The second consequence of identity theft is reputational loss (Cardoso, 2009). An identity thief can commit criminal offenses using the identity of their victim. If the victim does not realize someone else is using his/her identity, he can end up in jail because of activities associated with him/her. In some cases, such theft can damage relationships between the victim and other people. For instance, if an identity thief posing as the victim cons someone, the person who is conned will not want anything to do with the victim.

The third consequence of identity theft is that it leaves the victim feeling vulnerable and it erodes his/her trust in institutions. This state of mental siege affects the quality of the victim’s life.

Prevention of identity theft requires a combination of measures at the individual level, at the organizational level, and at the state level. At the individual level, it is important to observe basic rules regarding the use of technological tools prone to attacks from identity thieves. This means that it is important to keep and monitor the use of personal identification documents such as passports as well as credit and debit cards. In addition, there is a need to observe personal safety rules regarding privacy when using the internet.

At the institutional level, every organization owes it to their clients to keep their information safe from unauthorized access. This means that organizations that handle large volumes of personal data from clients should ensure that the data is as secure as possible. Such organizations as banks and those that issue personal identification documents need to use effective encryption techniques to keep data in their custody as safe as possible. In addition, it is important to maintain rules and regulations regarding access to client information.

Governments also have a big role to play in preventing and managing identity thefts. The first tool for this is legislation. The government must enact laws that can help deal with identity theft. Good laws are necessary to deter people from involvement in identity theft. Secondly, the government is the only agency that has the resources to track the use of false identities. The third intervention from the government is making tamper-proof identification documents such as passports to reduce the chances of successful forgery.


The future of identity theft will depend on IT. Advances in internet-based services will increase the ease of carrying out identity theft because of the possibility of committing the fraud from any location on earth (Finklea, 2010). Therefore, identity theft prevention efforts must focus on online identity theft. Secondly, identity theft is becoming an international crime and there is the need for law enforcement agencies to cooperate across the borders to deter identity thieves (Finklea, 2010). Moreover, it is necessary for countries to develop common conventions in regard to this crime. This will unite the international community against identity theft and will make it more difficult to carry out such activities from foreign countries. Finally, there is the need to develop technologies that can allow internet users to utilize an online passport that allows them to access different sites without logging in each time. If internet users can have a single account to access all their online services, then it will reduce the opportunities available for identity thieves to carry out the crime.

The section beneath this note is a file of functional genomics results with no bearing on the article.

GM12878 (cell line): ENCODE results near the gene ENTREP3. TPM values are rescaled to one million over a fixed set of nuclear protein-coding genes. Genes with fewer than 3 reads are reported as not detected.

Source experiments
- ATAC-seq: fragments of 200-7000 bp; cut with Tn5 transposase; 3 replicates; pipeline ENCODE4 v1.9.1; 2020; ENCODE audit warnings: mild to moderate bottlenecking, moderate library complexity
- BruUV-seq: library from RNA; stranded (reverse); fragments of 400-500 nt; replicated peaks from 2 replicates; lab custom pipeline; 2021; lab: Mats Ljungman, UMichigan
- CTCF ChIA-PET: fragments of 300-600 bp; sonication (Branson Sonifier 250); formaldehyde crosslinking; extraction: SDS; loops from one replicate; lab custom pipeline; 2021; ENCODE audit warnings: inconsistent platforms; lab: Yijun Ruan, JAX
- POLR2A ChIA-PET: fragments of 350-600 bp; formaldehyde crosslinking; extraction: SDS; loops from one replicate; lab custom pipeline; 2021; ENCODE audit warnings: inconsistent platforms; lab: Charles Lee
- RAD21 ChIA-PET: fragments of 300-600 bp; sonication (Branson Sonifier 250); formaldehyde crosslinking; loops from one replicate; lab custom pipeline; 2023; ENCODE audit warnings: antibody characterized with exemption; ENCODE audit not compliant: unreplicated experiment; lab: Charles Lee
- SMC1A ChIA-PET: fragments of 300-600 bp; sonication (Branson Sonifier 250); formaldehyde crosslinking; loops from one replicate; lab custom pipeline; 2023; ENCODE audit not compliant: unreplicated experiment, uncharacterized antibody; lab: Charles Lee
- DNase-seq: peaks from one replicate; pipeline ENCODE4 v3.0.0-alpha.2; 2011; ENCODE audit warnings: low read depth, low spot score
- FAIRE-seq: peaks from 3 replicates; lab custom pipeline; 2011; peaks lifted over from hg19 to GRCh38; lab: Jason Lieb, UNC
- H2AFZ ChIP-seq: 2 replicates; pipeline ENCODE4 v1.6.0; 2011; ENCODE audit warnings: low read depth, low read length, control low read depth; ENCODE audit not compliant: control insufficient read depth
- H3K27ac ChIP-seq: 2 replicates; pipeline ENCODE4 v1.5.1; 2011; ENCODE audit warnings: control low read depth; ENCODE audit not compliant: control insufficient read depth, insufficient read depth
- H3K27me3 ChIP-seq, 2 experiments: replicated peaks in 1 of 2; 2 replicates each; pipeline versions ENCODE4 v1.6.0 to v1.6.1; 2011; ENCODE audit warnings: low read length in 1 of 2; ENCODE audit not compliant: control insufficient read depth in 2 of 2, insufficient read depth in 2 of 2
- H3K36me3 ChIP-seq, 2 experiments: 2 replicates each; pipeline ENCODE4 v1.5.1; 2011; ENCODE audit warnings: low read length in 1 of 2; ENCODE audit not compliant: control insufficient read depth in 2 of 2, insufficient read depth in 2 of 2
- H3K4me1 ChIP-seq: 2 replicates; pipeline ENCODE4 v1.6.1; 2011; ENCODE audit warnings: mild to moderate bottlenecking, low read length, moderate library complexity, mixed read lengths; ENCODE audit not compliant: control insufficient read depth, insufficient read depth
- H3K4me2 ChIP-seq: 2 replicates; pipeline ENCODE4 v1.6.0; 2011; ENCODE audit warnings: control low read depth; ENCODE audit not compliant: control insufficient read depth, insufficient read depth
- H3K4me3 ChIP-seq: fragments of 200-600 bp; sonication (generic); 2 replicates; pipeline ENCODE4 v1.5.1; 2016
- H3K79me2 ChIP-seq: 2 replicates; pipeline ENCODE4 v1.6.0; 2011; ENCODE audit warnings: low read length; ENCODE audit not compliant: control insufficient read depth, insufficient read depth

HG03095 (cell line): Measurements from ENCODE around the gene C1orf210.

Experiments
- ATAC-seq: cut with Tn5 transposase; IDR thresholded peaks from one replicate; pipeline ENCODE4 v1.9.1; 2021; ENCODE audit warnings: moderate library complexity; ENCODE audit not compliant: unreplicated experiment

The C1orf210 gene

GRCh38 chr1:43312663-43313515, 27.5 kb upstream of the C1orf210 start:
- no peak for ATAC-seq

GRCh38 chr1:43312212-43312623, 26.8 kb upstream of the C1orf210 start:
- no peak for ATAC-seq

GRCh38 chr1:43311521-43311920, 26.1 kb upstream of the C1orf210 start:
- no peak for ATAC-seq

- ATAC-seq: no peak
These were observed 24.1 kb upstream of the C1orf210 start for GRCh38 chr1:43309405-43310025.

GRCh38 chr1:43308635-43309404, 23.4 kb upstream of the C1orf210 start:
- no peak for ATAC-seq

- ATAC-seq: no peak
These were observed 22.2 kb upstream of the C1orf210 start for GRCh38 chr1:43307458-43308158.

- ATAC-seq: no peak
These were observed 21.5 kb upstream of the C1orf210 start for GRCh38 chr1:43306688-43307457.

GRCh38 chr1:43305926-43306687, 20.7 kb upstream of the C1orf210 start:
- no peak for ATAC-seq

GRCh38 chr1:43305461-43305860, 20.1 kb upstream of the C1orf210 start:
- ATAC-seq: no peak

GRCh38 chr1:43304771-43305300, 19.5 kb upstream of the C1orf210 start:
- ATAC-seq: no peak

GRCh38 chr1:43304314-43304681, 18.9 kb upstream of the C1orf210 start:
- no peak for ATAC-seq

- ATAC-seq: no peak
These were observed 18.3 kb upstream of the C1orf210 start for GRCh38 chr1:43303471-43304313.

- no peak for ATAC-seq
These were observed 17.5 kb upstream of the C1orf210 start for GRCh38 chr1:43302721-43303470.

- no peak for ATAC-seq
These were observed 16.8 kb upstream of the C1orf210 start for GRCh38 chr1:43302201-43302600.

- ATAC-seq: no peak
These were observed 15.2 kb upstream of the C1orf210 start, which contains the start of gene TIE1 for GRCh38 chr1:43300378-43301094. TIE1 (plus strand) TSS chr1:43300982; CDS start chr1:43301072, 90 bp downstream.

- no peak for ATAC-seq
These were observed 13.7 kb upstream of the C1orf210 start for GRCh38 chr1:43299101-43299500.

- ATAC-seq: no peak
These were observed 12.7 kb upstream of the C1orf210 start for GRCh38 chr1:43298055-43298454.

Cardoso, G. (2009). From Mass Communication to Networked Communication: Thoughts 2.0. Lisbon, Portugal: Lisbon Internet and Networks.

Finklea, K.M. (2010). Identity Theft: Trends and Issues. Washington, DC: DIANE Publishing.

Hoffman, S.K., & Tracy, M.G. (2010). Identity Theft: A Reference Handbook. Santa Barbara, CA: ABC-CLIO.

Wheeler, E. (2011). Security Risk Management: Building an Information Security Risk Management Program from the Ground Up. New York, NY: Elselvier.

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1. Premium Papers. "Identity Theft: Definition, Consequences, Prevention." January 15, 2023.